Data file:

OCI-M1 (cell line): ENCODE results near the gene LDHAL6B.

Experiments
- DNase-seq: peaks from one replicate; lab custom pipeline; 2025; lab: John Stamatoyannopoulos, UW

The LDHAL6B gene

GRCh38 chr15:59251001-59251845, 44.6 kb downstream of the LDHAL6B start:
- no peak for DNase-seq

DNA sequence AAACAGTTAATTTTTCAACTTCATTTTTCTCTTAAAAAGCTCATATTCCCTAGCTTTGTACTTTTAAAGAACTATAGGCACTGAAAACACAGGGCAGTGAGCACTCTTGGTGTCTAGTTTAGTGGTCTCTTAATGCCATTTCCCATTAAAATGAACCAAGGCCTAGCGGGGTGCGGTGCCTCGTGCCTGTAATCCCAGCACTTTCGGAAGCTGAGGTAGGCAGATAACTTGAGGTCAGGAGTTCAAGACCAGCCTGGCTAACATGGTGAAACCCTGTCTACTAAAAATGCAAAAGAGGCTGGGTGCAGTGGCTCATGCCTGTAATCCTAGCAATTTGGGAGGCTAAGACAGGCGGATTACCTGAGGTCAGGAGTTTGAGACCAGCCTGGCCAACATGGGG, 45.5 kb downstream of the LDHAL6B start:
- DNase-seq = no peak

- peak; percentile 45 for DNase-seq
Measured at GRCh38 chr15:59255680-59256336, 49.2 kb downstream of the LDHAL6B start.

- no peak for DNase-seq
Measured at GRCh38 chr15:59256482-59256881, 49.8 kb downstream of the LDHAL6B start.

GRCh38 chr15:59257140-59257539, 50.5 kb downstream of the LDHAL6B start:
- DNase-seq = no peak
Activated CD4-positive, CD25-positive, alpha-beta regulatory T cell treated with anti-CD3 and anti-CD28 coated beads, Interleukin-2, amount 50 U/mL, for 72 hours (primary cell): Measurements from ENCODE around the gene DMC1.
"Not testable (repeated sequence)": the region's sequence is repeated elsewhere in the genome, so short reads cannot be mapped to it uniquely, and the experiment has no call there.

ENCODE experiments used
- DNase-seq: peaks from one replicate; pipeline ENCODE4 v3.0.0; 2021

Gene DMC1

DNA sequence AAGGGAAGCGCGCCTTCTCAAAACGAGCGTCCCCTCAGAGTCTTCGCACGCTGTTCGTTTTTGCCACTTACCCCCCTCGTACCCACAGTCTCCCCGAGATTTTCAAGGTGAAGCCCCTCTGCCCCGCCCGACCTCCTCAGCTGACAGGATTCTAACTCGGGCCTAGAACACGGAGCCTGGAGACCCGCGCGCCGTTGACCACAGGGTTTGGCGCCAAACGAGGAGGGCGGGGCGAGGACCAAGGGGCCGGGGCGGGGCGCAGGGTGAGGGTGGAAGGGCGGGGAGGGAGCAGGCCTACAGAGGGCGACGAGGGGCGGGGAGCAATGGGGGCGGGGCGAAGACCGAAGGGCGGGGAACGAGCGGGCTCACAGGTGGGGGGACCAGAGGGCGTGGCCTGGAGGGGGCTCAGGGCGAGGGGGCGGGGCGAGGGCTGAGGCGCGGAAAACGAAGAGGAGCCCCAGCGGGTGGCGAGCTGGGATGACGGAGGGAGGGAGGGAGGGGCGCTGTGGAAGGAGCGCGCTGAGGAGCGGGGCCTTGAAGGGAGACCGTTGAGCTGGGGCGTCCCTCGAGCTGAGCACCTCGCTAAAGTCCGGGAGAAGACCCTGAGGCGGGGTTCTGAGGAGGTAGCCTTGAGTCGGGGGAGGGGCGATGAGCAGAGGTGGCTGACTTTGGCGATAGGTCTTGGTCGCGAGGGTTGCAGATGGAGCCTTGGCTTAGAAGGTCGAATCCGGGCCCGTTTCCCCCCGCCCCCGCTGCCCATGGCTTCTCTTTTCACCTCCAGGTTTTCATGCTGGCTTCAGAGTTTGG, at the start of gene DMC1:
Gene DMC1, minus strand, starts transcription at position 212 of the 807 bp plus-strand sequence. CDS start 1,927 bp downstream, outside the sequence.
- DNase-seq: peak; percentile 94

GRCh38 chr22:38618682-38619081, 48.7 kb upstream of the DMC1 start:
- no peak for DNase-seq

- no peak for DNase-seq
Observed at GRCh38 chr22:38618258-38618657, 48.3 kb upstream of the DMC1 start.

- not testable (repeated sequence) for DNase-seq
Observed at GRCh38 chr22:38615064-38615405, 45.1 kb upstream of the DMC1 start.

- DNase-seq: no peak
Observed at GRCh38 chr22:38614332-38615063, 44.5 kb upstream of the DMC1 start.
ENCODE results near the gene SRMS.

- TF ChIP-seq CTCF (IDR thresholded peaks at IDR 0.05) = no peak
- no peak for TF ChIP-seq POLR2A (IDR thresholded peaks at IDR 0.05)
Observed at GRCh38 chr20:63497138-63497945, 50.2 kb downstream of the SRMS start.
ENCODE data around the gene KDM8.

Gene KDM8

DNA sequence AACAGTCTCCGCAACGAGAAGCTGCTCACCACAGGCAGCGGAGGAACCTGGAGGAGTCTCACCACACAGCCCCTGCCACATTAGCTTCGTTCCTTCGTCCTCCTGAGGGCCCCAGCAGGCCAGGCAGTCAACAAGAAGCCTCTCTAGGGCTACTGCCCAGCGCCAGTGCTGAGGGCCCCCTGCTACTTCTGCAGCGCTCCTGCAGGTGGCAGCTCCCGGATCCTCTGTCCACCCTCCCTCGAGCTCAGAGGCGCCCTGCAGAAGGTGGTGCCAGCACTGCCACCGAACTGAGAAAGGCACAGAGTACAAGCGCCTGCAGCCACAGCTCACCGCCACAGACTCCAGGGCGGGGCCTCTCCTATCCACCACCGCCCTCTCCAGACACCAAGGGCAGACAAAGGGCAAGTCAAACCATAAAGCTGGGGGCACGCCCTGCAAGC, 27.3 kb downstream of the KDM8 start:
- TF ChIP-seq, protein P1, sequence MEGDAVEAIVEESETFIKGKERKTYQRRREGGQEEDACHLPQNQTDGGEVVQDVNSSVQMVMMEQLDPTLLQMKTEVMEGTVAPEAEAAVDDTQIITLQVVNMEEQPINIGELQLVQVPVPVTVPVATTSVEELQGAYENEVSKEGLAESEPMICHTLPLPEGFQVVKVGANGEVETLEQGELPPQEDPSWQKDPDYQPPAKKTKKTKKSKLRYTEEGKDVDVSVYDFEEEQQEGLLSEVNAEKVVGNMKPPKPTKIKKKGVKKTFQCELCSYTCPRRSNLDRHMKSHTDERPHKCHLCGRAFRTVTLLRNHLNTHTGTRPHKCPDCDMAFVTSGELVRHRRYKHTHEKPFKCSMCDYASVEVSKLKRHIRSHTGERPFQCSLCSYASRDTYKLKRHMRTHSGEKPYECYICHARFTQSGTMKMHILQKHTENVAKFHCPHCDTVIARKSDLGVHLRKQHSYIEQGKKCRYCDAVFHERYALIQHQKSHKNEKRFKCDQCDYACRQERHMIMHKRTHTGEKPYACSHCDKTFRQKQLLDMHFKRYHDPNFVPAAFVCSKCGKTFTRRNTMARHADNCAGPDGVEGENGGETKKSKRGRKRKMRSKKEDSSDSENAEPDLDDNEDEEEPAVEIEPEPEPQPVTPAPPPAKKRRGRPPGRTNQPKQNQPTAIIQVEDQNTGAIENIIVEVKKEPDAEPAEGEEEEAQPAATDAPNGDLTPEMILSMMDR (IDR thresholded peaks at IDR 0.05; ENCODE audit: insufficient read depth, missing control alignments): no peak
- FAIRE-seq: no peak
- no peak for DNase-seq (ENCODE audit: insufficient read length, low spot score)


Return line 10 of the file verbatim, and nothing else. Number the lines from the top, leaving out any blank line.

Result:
Measured at GRCh38 chr15:59255680-59256336, 49.2 kb downstream of the LDHAL6B start.